This year they had six different topics featured to give the students an understanding of soils, water quality, water safety, 4-H, jobs that have to do with insects and the history of wheat.
Joe Huntsman, retired Ag teacher from Churubusco High School takes the fifth graders outside to discuss what erosion is and what can be done to prevent it from happening to our fields, yards and roads. He also explains that there are different types of soils. He talks about different types of practices people can do to help stop erosion on the property to help keep our soils in place and to keep our water clean.
Gene Haskins contracted with the Whitley County Soil and Water Conservation District explained to the students how much water there is in our world. But then he explained how much water there really is that we can use to drink compared to all the water that is either locked up in the North and South Poles and the oceans. Mr. Haskins also discussed how the city sewers and storm sewers work. He also explained some of the things we can do to help keep our water clean for us to use.
Eric Bolt and Darren Reed, both with DNR came to explain to the fifth graders the importance of respecting the water when you are swimming or boating. They reviewed some of the Indiana laws for boating. With the cooperation of a volunteer student, they showed why you should be wearing your life vest when you are riding in a boat and the vest needs to fit you properly. They explained things you could use in case of an emergency that might save someone from drowning.
David Addison, youth educator with the Purdue Cooperative Extension Service gave the children a taste of what some of the 4-H projects have to do with nature. There are insect, leaf, and rock collections that could be 4-H projects if you live in town or are not interested in having a livestock project. There are posters that could be 4-H projects having to do with nature related items.
Gary Moughler, NRCS brought a video explaining numerous federal government jobs that are involved with insects. He explained why it is so important to keep our US borders and state borders safe from pests coming into our region. He had slides of various pests such as the Japanese beetle that we have here in Indiana. There are jobs for people to inspect airplanes at the Indiana airports to monitor and insure that Japanese beetles don’t travel to California where they don’t have the Japanese beetle yet.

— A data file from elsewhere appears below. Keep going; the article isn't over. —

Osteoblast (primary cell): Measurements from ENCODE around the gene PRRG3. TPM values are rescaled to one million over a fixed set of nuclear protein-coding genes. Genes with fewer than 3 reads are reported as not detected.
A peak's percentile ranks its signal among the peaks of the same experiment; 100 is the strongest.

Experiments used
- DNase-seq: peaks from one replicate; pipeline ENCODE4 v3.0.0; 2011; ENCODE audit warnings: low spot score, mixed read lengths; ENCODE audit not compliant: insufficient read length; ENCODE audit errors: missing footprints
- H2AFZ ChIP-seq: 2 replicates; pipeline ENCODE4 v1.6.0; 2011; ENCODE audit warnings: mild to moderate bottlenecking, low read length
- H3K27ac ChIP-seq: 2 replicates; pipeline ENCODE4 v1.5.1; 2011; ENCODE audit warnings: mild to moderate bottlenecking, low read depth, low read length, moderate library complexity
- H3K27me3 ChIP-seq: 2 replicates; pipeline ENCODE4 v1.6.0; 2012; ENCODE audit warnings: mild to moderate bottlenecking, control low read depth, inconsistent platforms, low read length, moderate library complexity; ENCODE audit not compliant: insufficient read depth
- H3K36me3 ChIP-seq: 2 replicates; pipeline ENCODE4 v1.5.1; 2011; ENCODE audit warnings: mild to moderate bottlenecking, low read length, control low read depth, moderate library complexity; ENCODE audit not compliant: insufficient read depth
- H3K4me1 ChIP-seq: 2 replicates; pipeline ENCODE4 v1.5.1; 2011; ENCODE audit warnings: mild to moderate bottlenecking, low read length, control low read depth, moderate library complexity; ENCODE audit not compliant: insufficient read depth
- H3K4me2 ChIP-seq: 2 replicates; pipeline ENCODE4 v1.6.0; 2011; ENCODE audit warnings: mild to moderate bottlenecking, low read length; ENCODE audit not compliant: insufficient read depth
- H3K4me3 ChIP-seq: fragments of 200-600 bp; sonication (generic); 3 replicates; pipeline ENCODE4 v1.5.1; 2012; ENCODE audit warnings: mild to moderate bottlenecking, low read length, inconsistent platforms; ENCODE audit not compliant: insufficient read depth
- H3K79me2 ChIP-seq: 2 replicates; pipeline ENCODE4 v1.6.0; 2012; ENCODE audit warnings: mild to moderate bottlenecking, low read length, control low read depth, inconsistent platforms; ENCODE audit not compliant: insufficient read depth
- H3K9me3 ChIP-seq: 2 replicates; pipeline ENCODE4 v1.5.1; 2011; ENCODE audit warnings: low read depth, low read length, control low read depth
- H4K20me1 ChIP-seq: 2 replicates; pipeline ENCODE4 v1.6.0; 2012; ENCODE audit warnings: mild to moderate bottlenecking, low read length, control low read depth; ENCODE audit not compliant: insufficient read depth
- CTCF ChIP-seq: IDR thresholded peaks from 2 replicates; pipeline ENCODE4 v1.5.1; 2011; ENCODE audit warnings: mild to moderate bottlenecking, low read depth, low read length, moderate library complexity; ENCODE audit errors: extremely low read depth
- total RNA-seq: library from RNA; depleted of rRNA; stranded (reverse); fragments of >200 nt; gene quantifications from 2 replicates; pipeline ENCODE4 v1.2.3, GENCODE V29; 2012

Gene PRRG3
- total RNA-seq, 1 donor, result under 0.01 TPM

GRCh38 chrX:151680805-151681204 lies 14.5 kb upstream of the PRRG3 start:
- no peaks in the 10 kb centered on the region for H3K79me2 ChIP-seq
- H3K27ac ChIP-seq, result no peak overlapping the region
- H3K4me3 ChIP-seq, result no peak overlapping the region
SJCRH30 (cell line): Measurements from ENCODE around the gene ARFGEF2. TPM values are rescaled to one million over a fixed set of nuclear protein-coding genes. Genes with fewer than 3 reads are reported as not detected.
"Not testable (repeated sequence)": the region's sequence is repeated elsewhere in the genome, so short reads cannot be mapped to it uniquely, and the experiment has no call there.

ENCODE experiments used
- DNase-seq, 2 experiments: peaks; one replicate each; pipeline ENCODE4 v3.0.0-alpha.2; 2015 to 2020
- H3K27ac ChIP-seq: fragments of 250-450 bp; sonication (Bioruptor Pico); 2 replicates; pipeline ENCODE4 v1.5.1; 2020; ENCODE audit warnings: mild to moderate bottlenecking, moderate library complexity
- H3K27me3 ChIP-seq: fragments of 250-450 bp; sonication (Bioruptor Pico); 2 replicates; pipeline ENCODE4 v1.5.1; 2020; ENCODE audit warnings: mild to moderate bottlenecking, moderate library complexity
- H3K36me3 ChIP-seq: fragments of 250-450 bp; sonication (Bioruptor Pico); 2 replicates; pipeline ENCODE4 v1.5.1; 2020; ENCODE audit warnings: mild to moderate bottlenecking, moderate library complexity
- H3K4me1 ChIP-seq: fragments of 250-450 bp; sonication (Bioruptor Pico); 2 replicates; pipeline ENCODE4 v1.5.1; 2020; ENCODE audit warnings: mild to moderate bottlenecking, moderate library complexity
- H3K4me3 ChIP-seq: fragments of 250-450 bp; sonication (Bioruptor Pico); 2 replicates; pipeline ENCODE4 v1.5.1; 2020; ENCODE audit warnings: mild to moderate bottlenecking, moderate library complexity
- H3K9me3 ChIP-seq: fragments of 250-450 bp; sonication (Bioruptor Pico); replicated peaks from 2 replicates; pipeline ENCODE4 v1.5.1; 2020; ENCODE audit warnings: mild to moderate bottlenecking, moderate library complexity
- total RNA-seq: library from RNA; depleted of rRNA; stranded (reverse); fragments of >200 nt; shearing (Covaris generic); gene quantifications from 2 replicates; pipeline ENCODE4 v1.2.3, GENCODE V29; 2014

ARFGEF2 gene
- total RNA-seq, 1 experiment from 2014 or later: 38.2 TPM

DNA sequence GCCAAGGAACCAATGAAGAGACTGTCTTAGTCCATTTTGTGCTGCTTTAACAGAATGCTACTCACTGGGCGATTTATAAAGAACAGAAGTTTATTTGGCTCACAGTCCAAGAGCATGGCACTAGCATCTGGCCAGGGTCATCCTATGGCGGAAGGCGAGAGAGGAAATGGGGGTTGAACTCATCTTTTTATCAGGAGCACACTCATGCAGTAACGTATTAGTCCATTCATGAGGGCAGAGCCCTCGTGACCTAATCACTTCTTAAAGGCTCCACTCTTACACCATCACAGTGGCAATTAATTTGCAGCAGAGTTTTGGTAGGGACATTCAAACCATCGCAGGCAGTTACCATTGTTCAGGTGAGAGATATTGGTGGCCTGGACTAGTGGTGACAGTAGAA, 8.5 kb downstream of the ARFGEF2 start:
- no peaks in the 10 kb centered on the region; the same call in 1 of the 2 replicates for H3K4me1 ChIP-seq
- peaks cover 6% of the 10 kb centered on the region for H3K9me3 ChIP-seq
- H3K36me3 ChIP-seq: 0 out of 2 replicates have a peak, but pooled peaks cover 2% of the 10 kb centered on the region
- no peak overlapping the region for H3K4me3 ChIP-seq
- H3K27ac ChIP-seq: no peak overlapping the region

Ron Myer representing the Ag Learning Museum located at the 4-H grounds covered the grain which this year was small grains such as wheat, oats and barley. He had examples of the grains and what some of it is used for today. He discussed how wheat is raised and how it has been harvested. He demonstrated to the students how a hand sickle was used to cut the wheat compared to our modern combines that are used in the fields now. Mr. Myer explained how old end wagon seeders that were pulled behind horses worked to scatter the wheat seed on the ground for it to germinate and grow.
The Columbia City High School FFA Chapter attended Thursday to help assist the fifth grade teachers with the students as guides and also assisted the Whitley County Soil and Water Conservation District with cleaning up the 4-H Center and putting away the tables and chairs that were used during the event.
Lunch was provided and served by the Whitley County Soil and Water Conservation District Board members and employees to the fifth graders and their teachers.